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Farmer ‘lucky to be alive’ thanks to Air Ambulance

A SION Mills man who is ‘lucky to be alive’ after a serious farming accident has encouraged people to support the life-saving Air Ambulance service.

On April 17, 2019, David Thompson from Sion Mills was working on his family farm and was up a ladder around 14 feet when he fell to the ground.

During the fall, David hit a crate at the side of the bales, banging his head on the way down.

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Whilst the crate had broken the impact of the fall, it resulted in an extensive head injury, and he spent five weeks in hospital.

Speaking about his accident David said, “It was a foggy start to the morning. I was helping my son with a new farm project and the pressure was on with lots do at that time of year.

“I was in the barn alone, up a ladder cutting the strings on large straw bales. I stretched to cut the last of them and the bale sprung open, pushed the ladder and catapulted me from it, 14 feet to the ground.

“I have no memory of what occurred next but family and those at scene have pieced it together.

David continued, “I apparently phoned my son David who immediately knew something was wrong; he called a contractor on the farm site, Phillip.

“I was still conscious when Phillip came into the barn and soon after the 999 call was made. Phillip told me not to move despite my appeal for help to get up.

“The Northern Ireland Ambulance Service road crew arrived on scene and determined that the Air Ambulance Team was needed.”

The fog meant that the flight to reach David was not as direct as it usually would be, it was necessary for the Helicopter Emergency Medical Service (HEMS) team to detour and fly at a higher altitude than usual for visibility.

Once they had safely landed, the HEMS team consisting of Paramedic Jason Rosborough and Doctor Russell McLaughlin worked with paramedics, to carry out critical care interventions. Due to the severity of his injuries and concern about potential rupture of David’s spleen, he was put into a medically induced coma by the Air Ambulance team, and transferred to Royal Victoria Hospital in Belfast.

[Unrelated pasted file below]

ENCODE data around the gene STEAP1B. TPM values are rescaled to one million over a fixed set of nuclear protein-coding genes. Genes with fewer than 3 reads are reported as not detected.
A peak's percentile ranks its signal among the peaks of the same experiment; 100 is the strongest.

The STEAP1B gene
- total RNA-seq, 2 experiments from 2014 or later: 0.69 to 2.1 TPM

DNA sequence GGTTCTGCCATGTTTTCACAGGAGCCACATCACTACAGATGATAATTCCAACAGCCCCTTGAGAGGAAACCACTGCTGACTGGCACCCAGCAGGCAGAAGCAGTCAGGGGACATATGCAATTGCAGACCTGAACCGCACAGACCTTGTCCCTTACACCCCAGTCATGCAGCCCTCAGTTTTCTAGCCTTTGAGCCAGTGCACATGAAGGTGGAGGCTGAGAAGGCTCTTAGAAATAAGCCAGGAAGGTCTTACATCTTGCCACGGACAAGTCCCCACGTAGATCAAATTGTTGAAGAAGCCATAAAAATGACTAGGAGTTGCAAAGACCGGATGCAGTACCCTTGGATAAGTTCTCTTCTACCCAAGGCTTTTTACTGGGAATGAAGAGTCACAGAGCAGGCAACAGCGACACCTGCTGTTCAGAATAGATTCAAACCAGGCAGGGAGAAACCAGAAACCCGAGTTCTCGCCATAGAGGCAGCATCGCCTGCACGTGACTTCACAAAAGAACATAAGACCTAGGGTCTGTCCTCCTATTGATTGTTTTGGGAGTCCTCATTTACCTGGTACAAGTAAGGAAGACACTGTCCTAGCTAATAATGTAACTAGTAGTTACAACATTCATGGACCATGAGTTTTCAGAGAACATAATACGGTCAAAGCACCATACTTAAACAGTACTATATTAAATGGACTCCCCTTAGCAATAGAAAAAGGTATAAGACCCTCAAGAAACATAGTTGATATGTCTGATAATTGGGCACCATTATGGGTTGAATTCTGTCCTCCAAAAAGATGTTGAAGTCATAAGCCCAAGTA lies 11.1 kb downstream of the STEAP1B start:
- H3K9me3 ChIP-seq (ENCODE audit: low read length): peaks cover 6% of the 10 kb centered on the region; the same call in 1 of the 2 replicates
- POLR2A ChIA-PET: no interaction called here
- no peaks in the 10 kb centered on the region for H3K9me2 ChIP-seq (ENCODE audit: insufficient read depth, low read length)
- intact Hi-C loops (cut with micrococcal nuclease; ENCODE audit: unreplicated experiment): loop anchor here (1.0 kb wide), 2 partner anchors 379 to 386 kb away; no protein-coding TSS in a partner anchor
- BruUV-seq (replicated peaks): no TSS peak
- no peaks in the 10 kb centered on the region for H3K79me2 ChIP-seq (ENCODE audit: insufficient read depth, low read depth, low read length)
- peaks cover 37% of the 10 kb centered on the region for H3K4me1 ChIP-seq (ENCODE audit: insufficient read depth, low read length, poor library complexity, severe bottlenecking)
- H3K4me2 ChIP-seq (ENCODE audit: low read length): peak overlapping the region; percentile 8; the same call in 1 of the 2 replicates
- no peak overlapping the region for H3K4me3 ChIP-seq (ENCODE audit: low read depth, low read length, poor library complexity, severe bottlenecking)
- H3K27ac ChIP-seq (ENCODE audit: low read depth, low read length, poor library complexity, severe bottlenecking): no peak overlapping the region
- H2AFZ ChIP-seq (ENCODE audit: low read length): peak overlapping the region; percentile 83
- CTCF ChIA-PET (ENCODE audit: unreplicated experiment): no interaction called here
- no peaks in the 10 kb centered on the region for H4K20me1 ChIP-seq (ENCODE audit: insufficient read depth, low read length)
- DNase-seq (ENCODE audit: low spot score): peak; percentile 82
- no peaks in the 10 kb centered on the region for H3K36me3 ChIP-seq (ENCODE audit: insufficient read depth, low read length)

David spent five weeks in hospital – three in the Royal Victoria Hospital and a further two in Musgrave Park Hospital.

His recovery is continuing, with the head injury being the biggest factor, but his family are so pleased he is alive and has made remarkable progress.

The Thompson family have since visited the Air Ambulance base and were reunited with Doctor Russell McLaughlin, one of the team who treated David at scene.
David continued, “Without the Air Ambulance NI I would not be here today. All the consultants have told me that it is a miracle I’m alive.

“It is so important to support this charity to ensure it continues providing critical care. I had hoped to organise a fundraising event for Air Ambulance this year to help with the daily funding need of £5,500 but given the health pandemic that is unfortunately on hold.

“So, my appeal to the farming community as well as staying safe is to continue to support the Air Ambulance by donating what you can.”

• Air Ambulance Northern Ireland is the charity that provides the Helicopter Emergency Medical Service (HEMS) for the region, and it costs £2m each year in fundraising to keep the service operational. To donate to the charity, visit www.airambulanceni.org.

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The Strabane Chronicle is published by North West of Ireland Printing & Publishing Company Limited, trading as North-West News Group.
Registered in Northern Ireland, No. R0000576. 4 Castle Street, Strabane, Co. Tyrone, Northern Ireland, BT82 8AB